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Chlorine in mantle-derived carbonatite melts revealed by halite in the St.-Honoré intrusion (Québec, Canada)


Kamenetsky, VS and Mitchell, RH and Maas, R and Giuliani, A and Gaboury, D and Zhitova, L, Chlorine in mantle-derived carbonatite melts revealed by halite in the St.-Honore intrusion (Quebec, Canada), Geology, 43, (8) pp. 687-690. ISSN 0091-7613 (2015) [Refereed Article]

Copyright Statement

Copyright 2015 Geological Society of America

DOI: doi:10.1130/G36843.1


Mantle-derived carbonatites are igneous rocks dominated by carbonate minerals. Intrusive carbonatites typically contain calcite and, less commonly, dolomite and siderite as the only carbonate minerals. In contrast, lavas erupted by the only active carbonatite volcano on Earth, Oldoinyo Lengai, Tanzania, are enriched in Na-rich carbonate phenocrysts (nyerereite and gregoryite) and Na-K halides in the groundmass. The apparent paradox between the compositions of intrusive and extrusive carbonatites has not been satisfactorily resolved. This study records the fortuitous preservation of halite in the intrusive dolomitic carbonatite of the St.-Honoré carbonatite complex (Québec, Canada), more than 490 m below the present surface. Halite occurs intergrown with, and included in, magmatic minerals typical of intrusive carbonatites; i.e., dolomite, calcite, apatite, rare earth element fluorocarbonates, pyrochlore, fluorite, and phlogopite. Halite is also a major daughter phase of melt inclusions hosted in early magmatic minerals, apatite and pyrochlore. The carbon isotope composition of dolomite (δ13C = −5.2‰) and Sr-Nd isotope compositions of individual minerals (87Sr/86Sri = 0.70287 in apatite, to 0.70443 in halite; εNd = +3.2 to +4.0) indicate a mantle origin for the St.-Honoré carbonatite parental melt. More radiogenic Sr compositions of dolomite and dolomite-hosted halite and heavy oxygen isotope composition of dolomite (δ18O = +23‰) suggest their formation at some time after magma emplacement by recrystallization of original magmatic components in the presence of ambient fluids. Our observations indicate that water-soluble chloride minerals, common in the modern natrocarbonatite lavas, can be significant but ephemeral components of intrusive carbonatite complexes. We therefore infer that the parental magmas that produce primary carbonatite melts might be enriched in Na and Cl. This conclusion affects existing models for mantle source compositions, melting scenarios, temperature, rheological properties, and crystallization path of carbonatite melts.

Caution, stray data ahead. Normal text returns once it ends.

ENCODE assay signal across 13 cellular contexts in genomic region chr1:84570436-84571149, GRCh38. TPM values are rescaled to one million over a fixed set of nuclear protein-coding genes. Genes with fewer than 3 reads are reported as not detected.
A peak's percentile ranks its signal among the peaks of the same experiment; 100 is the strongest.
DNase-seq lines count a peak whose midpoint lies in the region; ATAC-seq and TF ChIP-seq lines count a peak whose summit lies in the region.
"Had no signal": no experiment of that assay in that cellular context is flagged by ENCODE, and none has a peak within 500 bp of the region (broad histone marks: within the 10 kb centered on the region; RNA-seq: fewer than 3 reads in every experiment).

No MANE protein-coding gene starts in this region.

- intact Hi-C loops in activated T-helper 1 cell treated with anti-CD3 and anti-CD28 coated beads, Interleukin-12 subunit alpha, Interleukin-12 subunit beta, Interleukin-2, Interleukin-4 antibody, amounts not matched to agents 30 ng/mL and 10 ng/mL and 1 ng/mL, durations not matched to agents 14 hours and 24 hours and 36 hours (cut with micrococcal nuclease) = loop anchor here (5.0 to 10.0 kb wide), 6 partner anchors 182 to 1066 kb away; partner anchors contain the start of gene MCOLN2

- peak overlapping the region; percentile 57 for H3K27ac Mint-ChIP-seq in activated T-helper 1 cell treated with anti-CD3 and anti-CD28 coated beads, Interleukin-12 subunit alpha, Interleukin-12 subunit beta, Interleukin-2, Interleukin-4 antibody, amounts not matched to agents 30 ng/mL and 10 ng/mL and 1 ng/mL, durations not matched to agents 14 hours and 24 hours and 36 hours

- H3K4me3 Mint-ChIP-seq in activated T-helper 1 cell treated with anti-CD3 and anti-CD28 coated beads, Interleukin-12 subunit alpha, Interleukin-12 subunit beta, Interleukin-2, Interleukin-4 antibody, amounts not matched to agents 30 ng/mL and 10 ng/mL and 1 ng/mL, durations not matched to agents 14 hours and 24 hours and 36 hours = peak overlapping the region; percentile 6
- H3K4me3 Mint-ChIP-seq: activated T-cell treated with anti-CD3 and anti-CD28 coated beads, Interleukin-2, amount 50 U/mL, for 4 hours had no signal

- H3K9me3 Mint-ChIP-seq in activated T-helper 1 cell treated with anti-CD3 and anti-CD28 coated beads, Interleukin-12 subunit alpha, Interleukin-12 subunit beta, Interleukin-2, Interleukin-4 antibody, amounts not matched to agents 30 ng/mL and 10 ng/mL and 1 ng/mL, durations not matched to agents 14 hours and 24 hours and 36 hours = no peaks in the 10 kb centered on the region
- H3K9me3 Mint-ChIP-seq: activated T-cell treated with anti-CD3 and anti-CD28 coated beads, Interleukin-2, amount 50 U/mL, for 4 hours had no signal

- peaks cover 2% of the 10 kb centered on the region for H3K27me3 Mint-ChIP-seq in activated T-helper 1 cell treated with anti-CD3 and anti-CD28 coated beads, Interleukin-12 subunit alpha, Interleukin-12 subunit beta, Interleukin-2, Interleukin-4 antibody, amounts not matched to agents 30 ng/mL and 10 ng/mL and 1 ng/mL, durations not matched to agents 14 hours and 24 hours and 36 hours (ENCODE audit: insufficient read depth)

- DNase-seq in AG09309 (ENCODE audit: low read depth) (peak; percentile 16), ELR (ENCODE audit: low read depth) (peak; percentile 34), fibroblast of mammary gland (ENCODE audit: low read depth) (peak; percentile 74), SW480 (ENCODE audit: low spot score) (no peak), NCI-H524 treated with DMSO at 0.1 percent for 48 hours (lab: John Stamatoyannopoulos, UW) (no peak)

Item Details

Item Type:Refereed Article
Research Division:Earth Sciences
Research Group:Geology
Research Field:Igneous and metamorphic petrology
Objective Division:Expanding Knowledge
Objective Group:Expanding knowledge
Objective Field:Expanding knowledge in the earth sciences
UTAS Author:Kamenetsky, VS (Professor Vadim Kamenetsky)
ID Code:103418
Year Published:2015
Funding Support:Australian Research Council (DP130100257)
Web of Science® Times Cited:16
Deposited By:Earth Sciences
Deposited On:2015-10-08
Last Modified:2017-10-30

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